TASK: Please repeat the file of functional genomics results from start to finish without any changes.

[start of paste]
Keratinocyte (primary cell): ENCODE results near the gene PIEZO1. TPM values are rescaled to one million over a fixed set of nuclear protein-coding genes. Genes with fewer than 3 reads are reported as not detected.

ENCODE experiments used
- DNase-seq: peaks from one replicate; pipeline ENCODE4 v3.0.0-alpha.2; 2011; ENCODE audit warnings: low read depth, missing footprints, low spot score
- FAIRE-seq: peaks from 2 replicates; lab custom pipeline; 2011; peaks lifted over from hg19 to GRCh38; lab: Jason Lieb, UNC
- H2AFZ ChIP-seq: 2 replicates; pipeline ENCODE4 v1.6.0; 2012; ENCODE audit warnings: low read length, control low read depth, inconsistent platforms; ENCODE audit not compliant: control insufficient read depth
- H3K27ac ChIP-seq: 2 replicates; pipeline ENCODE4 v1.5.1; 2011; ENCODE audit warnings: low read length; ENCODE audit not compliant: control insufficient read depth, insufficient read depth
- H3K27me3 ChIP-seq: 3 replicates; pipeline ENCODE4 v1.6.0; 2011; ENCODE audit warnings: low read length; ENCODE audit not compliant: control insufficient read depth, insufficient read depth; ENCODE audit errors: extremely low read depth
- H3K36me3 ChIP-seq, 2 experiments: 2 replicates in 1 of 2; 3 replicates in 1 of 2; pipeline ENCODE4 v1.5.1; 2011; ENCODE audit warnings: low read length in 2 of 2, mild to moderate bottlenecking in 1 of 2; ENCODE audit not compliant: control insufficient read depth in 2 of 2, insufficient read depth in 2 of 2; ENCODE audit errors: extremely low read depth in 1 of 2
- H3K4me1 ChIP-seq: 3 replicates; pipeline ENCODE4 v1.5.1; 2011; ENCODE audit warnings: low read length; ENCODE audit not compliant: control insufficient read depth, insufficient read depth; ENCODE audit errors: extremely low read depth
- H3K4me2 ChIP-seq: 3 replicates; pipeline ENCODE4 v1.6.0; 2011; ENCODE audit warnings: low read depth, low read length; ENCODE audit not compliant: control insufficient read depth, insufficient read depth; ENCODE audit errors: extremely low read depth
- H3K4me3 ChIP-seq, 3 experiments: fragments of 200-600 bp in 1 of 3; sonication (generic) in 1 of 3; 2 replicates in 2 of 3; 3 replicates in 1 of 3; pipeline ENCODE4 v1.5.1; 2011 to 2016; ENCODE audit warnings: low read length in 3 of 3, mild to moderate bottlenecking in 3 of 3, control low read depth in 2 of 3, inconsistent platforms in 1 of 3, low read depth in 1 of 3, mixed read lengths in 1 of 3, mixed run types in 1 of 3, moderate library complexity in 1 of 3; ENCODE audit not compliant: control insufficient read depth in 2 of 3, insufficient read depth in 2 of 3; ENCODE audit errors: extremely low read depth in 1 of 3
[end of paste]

Keratinocyte (primary cell): ENCODE results near the gene PIEZO1. TPM values are rescaled to one million over a fixed set of nuclear protein-coding genes. Genes with fewer than 3 reads are reported as not detected.

ENCODE experiments used
- DNase-seq: peaks from one replicate; pipeline ENCODE4 v3.0.0-alpha.2; 2011; ENCODE audit warnings: low read depth, missing footprints, low spot score
- FAIRE-seq: peaks from 2 replicates; lab custom pipeline; 2011; peaks lifted over from hg19 to GRCh38; lab: Jason Lieb, UNC
- H2AFZ ChIP-seq: 2 replicates; pipeline ENCODE4 v1.6.0; 2012; ENCODE audit warnings: low read length, control low read depth, inconsistent platforms; ENCODE audit not compliant: control insufficient read depth
- H3K27ac ChIP-seq: 2 replicates; pipeline ENCODE4 v1.5.1; 2011; ENCODE audit warnings: low read length; ENCODE audit not compliant: control insufficient read depth, insufficient read depth
- H3K27me3 ChIP-seq: 3 replicates; pipeline ENCODE4 v1.6.0; 2011; ENCODE audit warnings: low read length; ENCODE audit not compliant: control insufficient read depth, insufficient read depth; ENCODE audit errors: extremely low read depth
- H3K36me3 ChIP-seq, 2 experiments: 2 replicates in 1 of 2; 3 replicates in 1 of 2; pipeline ENCODE4 v1.5.1; 2011; ENCODE audit warnings: low read length in 2 of 2, mild to moderate bottlenecking in 1 of 2; ENCODE audit not compliant: control insufficient read depth in 2 of 2, insufficient read depth in 2 of 2; ENCODE audit errors: extremely low read depth in 1 of 2
- H3K4me1 ChIP-seq: 3 replicates; pipeline ENCODE4 v1.5.1; 2011; ENCODE audit warnings: low read length; ENCODE audit not compliant: control insufficient read depth, insufficient read depth; ENCODE audit errors: extremely low read depth
- H3K4me2 ChIP-seq: 3 replicates; pipeline ENCODE4 v1.6.0; 2011; ENCODE audit warnings: low read depth, low read length; ENCODE audit not compliant: control insufficient read depth, insufficient read depth; ENCODE audit errors: extremely low read depth
- H3K4me3 ChIP-seq, 3 experiments: fragments of 200-600 bp in 1 of 3; sonication (generic) in 1 of 3; 2 replicates in 2 of 3; 3 replicates in 1 of 3; pipeline ENCODE4 v1.5.1; 2011 to 2016; ENCODE audit warnings: low read length in 3 of 3, mild to moderate bottlenecking in 3 of 3, control low read depth in 2 of 3, inconsistent platforms in 1 of 3, low read depth in 1 of 3, mixed read lengths in 1 of 3, mixed run types in 1 of 3, moderate library complexity in 1 of 3; ENCODE audit not compliant: control insufficient read depth in 2 of 3, insufficient read depth in 2 of 3; ENCODE audit errors: extremely low read depth in 1 of 3